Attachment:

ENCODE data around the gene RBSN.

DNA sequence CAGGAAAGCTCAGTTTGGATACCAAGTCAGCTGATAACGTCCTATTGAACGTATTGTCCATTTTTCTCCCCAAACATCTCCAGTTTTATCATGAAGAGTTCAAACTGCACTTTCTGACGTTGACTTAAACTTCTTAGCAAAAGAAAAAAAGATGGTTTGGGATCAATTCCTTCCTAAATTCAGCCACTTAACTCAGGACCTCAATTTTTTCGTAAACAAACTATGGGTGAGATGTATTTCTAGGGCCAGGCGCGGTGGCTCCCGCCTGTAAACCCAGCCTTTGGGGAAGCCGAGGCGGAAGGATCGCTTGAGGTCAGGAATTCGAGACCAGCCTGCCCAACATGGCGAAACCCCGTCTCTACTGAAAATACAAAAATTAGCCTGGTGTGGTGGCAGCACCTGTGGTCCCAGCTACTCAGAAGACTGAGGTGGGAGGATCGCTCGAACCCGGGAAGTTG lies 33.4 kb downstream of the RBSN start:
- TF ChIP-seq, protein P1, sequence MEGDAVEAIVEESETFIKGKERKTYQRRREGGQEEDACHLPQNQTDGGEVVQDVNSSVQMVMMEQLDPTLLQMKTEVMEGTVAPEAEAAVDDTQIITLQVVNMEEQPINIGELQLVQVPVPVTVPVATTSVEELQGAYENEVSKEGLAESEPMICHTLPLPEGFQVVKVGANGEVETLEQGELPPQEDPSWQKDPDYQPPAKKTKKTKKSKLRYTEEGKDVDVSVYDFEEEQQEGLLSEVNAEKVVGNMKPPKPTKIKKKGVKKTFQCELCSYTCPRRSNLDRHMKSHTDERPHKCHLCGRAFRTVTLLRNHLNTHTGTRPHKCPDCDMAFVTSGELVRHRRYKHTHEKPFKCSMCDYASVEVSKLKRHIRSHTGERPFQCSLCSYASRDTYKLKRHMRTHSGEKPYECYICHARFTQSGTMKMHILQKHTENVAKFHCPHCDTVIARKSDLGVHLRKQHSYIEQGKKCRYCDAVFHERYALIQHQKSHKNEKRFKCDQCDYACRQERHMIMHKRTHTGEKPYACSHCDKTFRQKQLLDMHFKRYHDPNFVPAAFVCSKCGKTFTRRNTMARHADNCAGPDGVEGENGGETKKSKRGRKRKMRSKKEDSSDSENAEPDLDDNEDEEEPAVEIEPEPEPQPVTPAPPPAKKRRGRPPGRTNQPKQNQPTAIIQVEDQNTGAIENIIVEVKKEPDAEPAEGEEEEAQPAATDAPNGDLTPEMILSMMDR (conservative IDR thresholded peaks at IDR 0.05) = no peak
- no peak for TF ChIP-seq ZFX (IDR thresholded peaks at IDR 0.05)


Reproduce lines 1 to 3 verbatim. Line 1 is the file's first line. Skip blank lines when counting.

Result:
ENCODE data around the gene RBSN.

DNA sequence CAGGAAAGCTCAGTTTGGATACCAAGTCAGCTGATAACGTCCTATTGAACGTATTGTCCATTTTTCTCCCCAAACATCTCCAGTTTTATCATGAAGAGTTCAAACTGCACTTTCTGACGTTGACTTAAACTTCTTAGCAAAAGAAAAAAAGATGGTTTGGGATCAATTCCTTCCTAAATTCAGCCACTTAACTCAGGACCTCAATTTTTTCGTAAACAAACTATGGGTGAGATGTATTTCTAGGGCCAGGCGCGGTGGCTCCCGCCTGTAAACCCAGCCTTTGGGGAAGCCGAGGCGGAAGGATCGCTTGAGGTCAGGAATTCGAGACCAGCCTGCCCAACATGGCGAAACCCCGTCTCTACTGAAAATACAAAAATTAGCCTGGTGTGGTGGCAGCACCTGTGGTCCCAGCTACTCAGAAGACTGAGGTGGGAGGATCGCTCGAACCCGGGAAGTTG lies 33.4 kb downstream of the RBSN start:
- TF ChIP-seq, protein P1, sequence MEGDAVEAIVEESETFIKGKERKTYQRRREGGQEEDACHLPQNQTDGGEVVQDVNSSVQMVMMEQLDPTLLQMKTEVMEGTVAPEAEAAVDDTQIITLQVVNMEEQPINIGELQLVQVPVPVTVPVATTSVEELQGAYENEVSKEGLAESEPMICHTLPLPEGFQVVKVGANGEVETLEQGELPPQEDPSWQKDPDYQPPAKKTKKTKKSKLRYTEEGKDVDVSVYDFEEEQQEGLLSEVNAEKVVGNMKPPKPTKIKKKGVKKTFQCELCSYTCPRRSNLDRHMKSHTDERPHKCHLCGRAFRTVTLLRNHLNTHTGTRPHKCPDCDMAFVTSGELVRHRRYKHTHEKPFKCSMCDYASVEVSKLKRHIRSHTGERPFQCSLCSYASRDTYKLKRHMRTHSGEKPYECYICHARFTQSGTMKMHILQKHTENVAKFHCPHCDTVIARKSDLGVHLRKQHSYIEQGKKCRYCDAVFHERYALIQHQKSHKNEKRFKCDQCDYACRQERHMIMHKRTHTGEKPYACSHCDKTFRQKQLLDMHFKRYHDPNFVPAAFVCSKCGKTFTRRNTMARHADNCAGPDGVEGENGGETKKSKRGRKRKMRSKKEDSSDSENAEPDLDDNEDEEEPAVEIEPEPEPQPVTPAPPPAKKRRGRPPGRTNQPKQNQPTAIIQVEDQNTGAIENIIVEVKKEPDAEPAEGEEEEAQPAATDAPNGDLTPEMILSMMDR (conservative IDR thresholded peaks at IDR 0.05) = no peak